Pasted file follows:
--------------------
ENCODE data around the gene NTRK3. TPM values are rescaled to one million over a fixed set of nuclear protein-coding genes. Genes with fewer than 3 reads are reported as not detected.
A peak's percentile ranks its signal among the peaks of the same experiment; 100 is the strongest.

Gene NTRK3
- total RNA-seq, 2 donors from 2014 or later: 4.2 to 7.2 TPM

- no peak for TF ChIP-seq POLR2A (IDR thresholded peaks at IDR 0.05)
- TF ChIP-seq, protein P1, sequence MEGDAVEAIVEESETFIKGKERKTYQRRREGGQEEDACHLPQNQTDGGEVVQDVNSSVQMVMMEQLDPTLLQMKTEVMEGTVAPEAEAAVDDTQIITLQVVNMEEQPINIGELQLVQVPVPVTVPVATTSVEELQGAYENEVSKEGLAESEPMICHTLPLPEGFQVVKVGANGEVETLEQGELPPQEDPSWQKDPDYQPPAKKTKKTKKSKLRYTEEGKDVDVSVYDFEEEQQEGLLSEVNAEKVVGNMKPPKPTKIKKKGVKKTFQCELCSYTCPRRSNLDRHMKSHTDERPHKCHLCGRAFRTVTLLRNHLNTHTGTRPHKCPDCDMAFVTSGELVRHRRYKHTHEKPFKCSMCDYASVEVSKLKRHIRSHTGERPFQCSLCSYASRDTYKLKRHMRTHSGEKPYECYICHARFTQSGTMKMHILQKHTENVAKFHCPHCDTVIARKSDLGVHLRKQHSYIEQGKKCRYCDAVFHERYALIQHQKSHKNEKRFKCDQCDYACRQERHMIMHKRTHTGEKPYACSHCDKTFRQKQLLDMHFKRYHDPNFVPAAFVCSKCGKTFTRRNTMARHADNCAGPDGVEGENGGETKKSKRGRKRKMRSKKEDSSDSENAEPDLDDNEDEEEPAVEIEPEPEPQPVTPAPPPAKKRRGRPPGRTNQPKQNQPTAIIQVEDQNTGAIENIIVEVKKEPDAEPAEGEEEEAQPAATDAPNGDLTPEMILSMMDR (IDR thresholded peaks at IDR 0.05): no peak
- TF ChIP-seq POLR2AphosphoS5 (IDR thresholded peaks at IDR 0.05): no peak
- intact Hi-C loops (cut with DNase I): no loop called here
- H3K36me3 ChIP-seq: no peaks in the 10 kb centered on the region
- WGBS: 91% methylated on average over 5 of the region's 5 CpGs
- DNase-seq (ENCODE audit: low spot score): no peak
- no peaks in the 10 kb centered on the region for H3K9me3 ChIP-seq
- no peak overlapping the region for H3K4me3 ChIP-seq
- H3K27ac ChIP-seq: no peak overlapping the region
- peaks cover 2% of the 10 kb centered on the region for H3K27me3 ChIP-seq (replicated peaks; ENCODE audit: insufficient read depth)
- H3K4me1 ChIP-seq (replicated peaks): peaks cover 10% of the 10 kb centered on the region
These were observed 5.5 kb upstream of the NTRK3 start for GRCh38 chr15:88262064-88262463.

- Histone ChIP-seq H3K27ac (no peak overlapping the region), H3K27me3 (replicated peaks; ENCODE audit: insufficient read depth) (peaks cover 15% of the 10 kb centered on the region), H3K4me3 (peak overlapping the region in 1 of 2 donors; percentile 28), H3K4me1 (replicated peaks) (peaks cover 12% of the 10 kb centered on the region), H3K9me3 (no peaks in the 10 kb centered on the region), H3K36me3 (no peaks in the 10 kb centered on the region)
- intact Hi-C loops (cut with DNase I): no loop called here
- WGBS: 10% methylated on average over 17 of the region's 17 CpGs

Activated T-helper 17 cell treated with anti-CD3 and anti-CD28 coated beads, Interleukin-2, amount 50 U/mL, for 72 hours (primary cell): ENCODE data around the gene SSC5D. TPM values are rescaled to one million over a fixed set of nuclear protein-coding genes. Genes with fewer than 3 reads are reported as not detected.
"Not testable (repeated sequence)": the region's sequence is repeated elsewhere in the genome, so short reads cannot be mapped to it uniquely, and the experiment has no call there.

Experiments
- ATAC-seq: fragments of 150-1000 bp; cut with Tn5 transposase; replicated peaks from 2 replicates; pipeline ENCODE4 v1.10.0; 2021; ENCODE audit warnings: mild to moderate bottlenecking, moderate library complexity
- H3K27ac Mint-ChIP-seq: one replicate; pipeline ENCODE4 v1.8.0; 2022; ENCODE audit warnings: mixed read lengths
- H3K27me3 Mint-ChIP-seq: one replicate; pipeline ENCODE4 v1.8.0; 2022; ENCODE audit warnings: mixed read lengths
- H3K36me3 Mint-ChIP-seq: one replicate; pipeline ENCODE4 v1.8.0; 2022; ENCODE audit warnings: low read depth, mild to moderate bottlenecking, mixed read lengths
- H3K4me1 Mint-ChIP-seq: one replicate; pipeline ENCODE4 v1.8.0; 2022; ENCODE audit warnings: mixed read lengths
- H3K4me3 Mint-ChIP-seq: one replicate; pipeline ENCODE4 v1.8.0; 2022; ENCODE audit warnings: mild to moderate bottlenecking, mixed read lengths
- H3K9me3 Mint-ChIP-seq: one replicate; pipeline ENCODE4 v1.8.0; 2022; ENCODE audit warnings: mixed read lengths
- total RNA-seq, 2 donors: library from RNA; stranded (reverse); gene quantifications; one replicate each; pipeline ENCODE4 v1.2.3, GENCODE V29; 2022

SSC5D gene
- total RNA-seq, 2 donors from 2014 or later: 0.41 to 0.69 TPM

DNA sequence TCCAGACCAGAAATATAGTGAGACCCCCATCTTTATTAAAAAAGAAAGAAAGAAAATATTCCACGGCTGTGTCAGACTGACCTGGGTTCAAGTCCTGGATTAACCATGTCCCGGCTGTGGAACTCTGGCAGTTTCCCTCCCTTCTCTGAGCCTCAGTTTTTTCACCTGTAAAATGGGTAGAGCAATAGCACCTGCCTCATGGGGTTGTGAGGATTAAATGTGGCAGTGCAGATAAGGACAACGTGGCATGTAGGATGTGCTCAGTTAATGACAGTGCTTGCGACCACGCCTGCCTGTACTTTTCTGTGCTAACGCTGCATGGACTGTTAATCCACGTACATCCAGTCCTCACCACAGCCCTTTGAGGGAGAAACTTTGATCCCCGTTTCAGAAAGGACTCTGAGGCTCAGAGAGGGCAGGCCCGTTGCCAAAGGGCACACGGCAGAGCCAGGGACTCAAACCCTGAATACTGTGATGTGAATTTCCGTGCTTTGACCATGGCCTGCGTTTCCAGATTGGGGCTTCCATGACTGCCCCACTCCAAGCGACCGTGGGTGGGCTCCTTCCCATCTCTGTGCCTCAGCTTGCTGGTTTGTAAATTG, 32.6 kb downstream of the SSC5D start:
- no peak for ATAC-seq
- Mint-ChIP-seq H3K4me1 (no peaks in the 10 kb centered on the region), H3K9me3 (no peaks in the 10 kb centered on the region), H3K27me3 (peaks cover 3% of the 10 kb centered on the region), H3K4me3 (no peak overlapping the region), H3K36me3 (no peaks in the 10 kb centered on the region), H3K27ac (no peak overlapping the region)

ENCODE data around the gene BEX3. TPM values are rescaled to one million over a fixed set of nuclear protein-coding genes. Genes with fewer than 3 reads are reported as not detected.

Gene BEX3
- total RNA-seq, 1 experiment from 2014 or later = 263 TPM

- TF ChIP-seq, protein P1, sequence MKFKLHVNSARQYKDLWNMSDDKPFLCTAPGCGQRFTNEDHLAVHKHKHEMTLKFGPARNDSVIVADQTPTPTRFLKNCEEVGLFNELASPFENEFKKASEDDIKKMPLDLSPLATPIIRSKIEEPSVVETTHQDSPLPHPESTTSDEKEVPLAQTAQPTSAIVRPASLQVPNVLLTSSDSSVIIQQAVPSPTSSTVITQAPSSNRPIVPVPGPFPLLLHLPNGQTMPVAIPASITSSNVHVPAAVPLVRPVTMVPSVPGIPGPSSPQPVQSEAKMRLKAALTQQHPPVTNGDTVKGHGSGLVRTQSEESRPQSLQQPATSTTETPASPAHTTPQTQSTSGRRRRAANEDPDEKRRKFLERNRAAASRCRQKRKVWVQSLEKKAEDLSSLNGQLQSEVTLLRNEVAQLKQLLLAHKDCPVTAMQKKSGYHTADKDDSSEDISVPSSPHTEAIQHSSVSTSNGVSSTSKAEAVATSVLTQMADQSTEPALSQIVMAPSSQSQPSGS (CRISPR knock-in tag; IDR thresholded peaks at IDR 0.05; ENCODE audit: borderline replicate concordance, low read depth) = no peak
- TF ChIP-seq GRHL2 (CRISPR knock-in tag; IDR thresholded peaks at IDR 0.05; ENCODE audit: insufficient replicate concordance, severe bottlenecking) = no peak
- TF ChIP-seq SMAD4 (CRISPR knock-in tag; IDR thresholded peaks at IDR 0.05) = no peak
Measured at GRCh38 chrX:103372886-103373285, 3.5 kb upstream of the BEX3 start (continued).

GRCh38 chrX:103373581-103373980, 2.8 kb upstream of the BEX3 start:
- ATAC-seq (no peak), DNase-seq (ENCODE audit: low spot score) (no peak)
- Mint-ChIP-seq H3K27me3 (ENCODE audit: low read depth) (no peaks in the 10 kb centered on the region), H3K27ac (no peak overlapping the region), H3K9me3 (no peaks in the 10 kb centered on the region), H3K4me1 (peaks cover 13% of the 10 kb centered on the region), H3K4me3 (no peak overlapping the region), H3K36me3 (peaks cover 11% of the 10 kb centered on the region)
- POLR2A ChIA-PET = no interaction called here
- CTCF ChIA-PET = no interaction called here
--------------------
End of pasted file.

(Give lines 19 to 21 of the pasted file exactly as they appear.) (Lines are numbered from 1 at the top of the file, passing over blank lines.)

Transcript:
- intact Hi-C loops (cut with DNase I): no loop called here
- WGBS: 10% methylated on average over 17 of the region's 17 CpGs

Activated T-helper 17 cell treated with anti-CD3 and anti-CD28 coated beads, Interleukin-2, amount 50 U/mL, for 72 hours (primary cell): ENCODE data around the gene SSC5D. TPM values are rescaled to one million over a fixed set of nuclear protein-coding genes. Genes with fewer than 3 reads are reported as not detected.